Do I need planning permission?

A com­mon ques­tion put to us by our cus­tomers, whether they’re hav­ing their front door repaired, a new patio door installed, or they’re chang­ing the type of garage door they have, is do I need plan­ning permission?

Here at Evan­der, we under­stand that this can be a con­cern when mak­ing improve­ments and changes to your home, but in the major­i­ty of cas­es, no plan­ning per­mis­sion is need­ed. How­ev­er, this does not mean that you shouldn’t check first, as the loca­tion of your home, the age of your home and what works you’re hav­ing com­plet­ed can all have a bear­ing on whether a plan­ning appli­ca­tion is required, or if you’re even allowed to com­plete the improve­ments at all.

In some cas­es, the rules are dif­fer­ent if you live in Wales, Scot­land or North­ern Ire­land, so it’s always ben­e­fi­cial to check with your local plan­ning author­i­ty. In Scot­land, this con­sists of one plan­ning author­i­ty, but in Eng­land, Wales and North­ern Ire­land, your local plan­ning author­i­ty is like­ly to be your district/​borough coun­cil or a Nation­al Park author­i­ty, depend­ing on exact­ly where you live.

For Eng­land and Wales, you can use the government’s Plan­ning Por­tal to find infor­ma­tion and to man­age any plan­ning per­mis­sion you may need. Welsh users will need to select their coun­try from the top menu. In Scot­land, you can use the Scot­tish gov­ern­ment web­site. In North­ern Ire­land, you can use the North­ern Ire­land Plan­ning Por­tal web­site. Any plan­ning infor­ma­tion con­tained with­in this arti­cle is based on infor­ma­tion from Plan­ning Por­tal England.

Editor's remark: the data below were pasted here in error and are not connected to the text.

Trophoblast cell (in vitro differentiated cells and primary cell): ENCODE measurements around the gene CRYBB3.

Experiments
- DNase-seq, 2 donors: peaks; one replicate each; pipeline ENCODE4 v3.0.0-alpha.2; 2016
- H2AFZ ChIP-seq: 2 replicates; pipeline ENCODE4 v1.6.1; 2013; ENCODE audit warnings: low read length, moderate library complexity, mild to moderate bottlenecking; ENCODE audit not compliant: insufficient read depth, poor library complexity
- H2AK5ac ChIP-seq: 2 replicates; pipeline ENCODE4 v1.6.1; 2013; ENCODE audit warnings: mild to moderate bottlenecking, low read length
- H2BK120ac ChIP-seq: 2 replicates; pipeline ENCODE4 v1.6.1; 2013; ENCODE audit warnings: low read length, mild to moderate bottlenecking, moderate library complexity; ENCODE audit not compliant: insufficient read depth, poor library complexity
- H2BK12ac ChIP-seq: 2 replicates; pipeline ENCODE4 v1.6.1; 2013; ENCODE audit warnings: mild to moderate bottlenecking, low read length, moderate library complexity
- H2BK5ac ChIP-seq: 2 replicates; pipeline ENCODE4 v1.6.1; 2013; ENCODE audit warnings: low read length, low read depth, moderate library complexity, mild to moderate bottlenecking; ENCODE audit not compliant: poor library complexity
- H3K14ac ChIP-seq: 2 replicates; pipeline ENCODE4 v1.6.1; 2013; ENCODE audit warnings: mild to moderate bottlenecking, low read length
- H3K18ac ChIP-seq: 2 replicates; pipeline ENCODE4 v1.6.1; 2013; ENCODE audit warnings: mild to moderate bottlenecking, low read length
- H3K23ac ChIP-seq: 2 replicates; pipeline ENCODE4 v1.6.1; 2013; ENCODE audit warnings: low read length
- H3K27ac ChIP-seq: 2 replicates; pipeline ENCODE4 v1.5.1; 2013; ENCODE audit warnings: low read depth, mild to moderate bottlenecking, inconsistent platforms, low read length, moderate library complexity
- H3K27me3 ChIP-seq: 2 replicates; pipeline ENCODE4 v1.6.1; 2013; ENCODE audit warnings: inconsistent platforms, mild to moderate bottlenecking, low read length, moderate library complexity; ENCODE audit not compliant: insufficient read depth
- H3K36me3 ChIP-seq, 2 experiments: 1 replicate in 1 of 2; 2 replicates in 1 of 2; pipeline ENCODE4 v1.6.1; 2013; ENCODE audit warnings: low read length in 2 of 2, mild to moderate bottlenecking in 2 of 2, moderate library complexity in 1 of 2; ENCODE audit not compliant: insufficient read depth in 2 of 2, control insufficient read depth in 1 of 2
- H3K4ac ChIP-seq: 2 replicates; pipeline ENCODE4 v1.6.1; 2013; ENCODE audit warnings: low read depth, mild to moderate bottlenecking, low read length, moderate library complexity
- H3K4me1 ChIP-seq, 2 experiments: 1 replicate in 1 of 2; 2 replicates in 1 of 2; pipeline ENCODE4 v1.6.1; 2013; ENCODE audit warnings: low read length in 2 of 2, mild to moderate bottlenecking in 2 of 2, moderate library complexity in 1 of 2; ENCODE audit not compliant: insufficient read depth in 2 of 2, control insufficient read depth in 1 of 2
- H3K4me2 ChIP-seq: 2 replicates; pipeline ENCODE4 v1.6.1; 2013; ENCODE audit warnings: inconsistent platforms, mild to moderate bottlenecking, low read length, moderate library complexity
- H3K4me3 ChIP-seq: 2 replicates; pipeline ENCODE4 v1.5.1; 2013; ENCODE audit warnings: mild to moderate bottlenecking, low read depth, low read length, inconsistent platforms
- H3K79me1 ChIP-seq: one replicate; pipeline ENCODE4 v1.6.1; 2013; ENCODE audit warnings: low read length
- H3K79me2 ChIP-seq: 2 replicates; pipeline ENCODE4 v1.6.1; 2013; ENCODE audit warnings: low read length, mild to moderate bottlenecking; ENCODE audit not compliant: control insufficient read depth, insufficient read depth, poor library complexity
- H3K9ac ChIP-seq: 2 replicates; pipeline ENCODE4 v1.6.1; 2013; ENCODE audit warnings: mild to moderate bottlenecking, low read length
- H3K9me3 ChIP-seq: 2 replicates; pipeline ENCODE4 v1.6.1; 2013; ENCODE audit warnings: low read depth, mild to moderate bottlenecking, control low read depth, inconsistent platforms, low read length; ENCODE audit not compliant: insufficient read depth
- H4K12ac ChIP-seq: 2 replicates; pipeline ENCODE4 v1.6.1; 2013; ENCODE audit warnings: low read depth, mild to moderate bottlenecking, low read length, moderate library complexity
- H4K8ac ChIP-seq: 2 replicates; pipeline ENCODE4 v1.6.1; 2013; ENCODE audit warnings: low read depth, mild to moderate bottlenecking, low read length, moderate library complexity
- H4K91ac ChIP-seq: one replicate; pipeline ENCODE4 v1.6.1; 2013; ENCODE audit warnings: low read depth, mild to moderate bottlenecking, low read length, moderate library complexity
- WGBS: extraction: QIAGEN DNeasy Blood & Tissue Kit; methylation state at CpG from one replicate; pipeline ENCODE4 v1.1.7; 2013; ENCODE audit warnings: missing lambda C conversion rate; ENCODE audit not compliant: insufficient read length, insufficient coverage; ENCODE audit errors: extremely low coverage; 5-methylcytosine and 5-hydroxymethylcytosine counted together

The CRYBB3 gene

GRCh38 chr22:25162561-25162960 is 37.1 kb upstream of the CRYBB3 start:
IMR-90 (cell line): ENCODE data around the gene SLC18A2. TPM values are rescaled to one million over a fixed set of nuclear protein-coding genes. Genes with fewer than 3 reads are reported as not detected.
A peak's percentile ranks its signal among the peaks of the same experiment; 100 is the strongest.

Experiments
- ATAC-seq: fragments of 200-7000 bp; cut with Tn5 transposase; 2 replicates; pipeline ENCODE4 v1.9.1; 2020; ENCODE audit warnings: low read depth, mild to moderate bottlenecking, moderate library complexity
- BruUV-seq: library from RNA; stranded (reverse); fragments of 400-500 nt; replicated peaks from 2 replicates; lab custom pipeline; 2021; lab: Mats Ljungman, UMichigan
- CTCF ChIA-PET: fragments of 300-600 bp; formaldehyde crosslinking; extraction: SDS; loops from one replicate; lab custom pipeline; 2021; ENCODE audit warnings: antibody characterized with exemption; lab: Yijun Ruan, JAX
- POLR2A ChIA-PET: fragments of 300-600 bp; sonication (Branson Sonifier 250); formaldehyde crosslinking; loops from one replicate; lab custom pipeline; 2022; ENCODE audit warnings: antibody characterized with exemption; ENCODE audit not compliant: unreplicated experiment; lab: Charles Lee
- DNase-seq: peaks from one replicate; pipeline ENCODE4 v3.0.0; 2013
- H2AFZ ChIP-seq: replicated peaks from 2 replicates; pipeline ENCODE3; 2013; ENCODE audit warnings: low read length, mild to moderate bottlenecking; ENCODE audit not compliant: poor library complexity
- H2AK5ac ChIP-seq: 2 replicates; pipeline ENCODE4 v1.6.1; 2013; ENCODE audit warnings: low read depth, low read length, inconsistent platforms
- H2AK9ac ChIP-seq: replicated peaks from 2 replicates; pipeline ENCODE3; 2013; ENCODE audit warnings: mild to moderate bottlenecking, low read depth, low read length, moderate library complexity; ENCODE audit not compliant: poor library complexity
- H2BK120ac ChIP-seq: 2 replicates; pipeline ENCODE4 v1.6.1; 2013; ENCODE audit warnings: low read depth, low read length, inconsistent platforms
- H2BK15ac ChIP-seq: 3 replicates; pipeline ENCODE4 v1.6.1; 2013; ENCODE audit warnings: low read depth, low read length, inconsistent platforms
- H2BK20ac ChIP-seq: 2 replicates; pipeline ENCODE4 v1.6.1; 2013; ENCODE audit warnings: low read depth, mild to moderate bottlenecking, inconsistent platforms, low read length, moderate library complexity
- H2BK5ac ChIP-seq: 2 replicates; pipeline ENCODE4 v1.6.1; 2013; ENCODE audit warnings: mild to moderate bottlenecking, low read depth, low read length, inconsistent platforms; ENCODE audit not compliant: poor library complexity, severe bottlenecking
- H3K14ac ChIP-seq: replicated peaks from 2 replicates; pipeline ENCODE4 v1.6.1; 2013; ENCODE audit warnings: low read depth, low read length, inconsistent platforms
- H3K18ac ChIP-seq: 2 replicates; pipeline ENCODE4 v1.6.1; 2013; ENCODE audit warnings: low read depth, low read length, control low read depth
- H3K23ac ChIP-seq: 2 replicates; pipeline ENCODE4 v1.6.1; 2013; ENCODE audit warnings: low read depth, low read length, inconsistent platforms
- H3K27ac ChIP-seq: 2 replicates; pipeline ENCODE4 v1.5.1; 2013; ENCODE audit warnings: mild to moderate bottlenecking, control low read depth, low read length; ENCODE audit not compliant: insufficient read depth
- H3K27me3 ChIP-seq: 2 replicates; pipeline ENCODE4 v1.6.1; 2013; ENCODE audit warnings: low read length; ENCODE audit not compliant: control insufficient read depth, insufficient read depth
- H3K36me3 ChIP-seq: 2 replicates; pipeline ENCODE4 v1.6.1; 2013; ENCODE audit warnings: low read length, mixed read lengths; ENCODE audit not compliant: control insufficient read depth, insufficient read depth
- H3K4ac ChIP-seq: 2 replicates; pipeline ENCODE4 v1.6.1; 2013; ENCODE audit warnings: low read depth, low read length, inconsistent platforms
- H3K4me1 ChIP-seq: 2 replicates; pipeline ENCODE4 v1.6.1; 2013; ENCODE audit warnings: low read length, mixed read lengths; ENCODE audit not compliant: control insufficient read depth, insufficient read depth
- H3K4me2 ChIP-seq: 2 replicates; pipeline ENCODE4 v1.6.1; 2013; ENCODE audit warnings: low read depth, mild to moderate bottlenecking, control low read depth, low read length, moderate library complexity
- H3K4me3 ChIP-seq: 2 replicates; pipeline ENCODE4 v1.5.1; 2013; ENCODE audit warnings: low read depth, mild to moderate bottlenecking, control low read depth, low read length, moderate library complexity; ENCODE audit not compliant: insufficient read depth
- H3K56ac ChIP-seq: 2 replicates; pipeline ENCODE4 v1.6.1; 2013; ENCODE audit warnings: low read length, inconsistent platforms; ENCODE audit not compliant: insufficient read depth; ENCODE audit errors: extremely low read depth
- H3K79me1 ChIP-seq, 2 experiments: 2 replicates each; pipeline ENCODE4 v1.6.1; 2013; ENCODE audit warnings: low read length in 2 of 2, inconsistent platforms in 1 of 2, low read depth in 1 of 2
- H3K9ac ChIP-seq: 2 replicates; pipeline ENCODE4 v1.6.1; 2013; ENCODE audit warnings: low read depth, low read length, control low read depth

What is plan­ning permission?

Plan­ning per­mis­sion has been around since 1st July 1948. Since this date, it’s been nec­es­sary for any new devel­op­ments to have the prop­er per­mis­sions and meet cer­tain cri­te­ria in order to be law­ful. This means that you can­not build what­ev­er you like on your land or change the use of a build­ing (for exam­ple, from a res­i­den­tial home to busi­ness premis­es) with­out gain­ing approval from your local author­i­ty first.

Your local author­i­ty takes many dif­fer­ent things into account when look­ing at a plan­ning pro­pos­al and will often approve plan­ning appli­ca­tions on the basis that cer­tain con­di­tions are met. For exam­ple, your prop­er­ty may be sit­u­at­ed in an impor­tant area for bats, so you may be required to incor­po­rate a bat box into the build­ing if it is going to be above a cer­tain height. The look of your devel­op­ment may have to stay in keep­ing with oth­er prop­er­ties in the same area and you may be giv­en a time lim­it with­in which to under­take the work. Every plan­ning appli­ca­tion is looked at on a case-by-case basis, as there are so many vari­ables and pos­si­bil­i­ties — it is not a one size fits all’ rulebook.